1 | 16 | 0.22407 | |||||

2 | 6 | 1.43077 | |||||

Design 4 | 3 | 13 | 0.49299 | -20.010 | 3.9754 | -19.306 | 3.4144 |

4 | 5 | 1.22021 | |||||

5 | 0.60731 | ||||||

1 | [c]-30° | 0.12205 | [d]-45° | ||||

2 | 6 | 1.49978 | |||||

Design 5 | 3 | 14 | 0.38438 | -27.316 | 4.2397 | -26.519 | 3.8420 |

4 | 4 | 0.95693 | |||||

5 | 4 | 1.27658 | |||||

1 | 7 | 0.97532 | |||||

2 | 9 | 0.32104 | |||||

Design 6 | 3 | 8 | 0.62741 | -27.353 | 4.0666 | −29.149 | 4.0354 |

4 | 7 | 0.94466 | |||||

5 | 4 | 1.19824 | |||||

1 | 7 | 0.43144 | |||||

2 | 12 | 0.61446 | |||||

Design 7 | 3 | 2 | 1.49954 | -25.558 | 3.1433 | −25.379 | 3.1351 |

4 | 12 | 0.30706 | |||||

5 | 4 | 0.29077 | |||||

1 | 16 | 0.22809 | |||||

2 | 8 | 0.63982 | |||||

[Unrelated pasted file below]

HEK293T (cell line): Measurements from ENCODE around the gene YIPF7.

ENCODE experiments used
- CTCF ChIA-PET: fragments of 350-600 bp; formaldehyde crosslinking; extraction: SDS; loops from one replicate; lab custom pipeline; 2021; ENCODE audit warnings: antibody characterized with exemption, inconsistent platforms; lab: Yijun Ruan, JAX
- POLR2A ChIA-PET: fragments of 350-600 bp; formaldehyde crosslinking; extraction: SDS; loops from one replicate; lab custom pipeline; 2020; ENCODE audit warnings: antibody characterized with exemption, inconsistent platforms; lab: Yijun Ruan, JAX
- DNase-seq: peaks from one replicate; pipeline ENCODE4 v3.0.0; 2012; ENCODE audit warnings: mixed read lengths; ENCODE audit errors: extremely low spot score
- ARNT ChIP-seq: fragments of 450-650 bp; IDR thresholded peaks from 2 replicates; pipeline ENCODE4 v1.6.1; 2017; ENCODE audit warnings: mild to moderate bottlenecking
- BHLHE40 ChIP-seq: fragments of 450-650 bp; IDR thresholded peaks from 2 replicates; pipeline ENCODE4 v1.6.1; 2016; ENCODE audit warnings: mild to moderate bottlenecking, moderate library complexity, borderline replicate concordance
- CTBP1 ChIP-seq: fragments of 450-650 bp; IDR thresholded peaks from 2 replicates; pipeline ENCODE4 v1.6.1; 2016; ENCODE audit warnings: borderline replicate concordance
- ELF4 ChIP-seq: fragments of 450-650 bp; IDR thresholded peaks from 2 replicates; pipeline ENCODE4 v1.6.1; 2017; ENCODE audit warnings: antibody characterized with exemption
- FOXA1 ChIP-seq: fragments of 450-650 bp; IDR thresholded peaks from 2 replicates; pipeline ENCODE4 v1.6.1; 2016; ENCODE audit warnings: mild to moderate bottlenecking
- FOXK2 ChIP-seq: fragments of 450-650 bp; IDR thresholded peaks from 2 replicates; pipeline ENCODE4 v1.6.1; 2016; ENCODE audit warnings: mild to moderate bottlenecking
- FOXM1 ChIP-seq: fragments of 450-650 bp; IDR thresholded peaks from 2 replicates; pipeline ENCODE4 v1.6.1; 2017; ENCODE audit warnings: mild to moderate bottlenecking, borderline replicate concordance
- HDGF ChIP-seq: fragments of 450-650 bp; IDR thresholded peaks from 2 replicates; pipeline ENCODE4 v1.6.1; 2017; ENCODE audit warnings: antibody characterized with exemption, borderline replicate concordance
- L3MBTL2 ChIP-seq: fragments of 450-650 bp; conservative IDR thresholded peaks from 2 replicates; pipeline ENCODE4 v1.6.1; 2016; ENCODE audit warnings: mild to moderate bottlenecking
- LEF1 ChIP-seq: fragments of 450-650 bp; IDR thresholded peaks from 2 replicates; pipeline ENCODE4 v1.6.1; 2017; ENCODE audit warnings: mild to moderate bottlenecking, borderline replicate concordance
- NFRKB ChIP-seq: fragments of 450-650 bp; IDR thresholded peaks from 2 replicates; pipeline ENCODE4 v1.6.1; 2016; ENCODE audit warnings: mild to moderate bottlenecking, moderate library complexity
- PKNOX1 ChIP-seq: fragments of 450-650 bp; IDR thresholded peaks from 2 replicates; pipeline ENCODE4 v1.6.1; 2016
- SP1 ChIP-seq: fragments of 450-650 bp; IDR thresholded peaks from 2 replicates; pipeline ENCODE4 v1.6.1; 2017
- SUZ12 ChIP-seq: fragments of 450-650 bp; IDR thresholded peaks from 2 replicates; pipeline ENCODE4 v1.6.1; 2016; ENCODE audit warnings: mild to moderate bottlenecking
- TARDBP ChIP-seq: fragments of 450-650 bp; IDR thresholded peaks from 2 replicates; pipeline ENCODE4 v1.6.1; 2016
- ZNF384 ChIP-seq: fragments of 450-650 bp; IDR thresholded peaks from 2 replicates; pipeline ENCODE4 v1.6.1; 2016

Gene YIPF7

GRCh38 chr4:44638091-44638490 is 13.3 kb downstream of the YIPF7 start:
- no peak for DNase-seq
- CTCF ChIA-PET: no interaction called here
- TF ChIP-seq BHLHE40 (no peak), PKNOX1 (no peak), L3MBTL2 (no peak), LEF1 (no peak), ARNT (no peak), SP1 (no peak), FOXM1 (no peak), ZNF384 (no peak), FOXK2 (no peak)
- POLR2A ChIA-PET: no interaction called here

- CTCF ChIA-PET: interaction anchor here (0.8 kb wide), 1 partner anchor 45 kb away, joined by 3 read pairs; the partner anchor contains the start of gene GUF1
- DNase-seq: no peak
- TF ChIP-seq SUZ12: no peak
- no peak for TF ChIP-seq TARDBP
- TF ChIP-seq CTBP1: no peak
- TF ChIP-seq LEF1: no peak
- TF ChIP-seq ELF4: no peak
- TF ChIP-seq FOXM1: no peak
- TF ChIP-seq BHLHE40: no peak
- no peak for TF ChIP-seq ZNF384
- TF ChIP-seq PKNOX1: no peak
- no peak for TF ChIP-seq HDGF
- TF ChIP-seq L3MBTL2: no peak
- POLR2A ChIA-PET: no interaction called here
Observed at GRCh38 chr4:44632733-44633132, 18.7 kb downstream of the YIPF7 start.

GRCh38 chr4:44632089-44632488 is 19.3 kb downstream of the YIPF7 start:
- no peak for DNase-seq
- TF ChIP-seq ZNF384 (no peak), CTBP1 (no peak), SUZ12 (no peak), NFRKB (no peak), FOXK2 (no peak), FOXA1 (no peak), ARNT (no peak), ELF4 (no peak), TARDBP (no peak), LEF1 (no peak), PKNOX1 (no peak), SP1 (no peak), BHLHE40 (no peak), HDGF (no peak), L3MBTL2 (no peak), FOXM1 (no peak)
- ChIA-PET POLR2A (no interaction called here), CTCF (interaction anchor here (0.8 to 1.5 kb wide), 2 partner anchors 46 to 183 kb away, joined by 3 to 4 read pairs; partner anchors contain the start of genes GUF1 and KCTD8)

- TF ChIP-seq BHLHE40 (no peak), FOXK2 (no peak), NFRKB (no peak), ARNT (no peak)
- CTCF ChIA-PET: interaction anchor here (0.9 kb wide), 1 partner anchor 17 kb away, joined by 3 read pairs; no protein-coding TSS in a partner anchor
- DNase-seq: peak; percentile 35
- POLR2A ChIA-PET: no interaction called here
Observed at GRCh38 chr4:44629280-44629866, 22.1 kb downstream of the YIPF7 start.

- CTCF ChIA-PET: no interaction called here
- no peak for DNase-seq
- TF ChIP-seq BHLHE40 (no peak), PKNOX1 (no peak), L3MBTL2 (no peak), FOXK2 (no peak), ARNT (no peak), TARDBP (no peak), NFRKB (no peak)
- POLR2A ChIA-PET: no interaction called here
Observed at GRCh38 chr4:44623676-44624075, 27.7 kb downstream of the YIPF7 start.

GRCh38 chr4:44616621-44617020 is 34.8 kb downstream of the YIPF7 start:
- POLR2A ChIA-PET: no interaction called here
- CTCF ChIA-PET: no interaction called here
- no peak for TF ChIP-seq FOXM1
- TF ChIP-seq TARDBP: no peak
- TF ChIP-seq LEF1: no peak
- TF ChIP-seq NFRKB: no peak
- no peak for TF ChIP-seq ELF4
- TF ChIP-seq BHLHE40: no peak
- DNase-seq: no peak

Design 8 | 3 | 6 | 1.47215 | -15.519 | 3.7355 | −15.393 | 3.6694 |

4 | 14 | 0.42288 | |||||

5 | 9 | 0.97265 | |||||

1 | 16 | 0.25436 | |||||

Design 9 | 2 | 6 | 1.36323 | -12.521 | 3.714 | −12.244 | 3.4387 |

3 | 6 | 1.02108 | |||||

4 | 16 | 0.52167 | |||||

5 | 15 | 0.55552 | |||||

1 | 16 | 0.25129 | |||||

2 | 8 | 0.89135 | |||||

Design 10 | 3 | 8 | 0.38858 | -8.6658 | 3.6176 | −8.5332 | 3.3370 |

4 | 6 | 1.27394 | |||||

5 | 14 | 0.81252 | |||||

1 | 16 | 0.26655 | |||||

2 | 8 | 1.02714 | |||||

Design 11 | 3 | 6 | 0.65834 | -4.3047 | 3.2855 | −3.2196 | 1.6837 |

4 | 6 | 0.54992 | |||||

5 | 14 | 0.78356 |

VI. Analysis of various microwave absorbers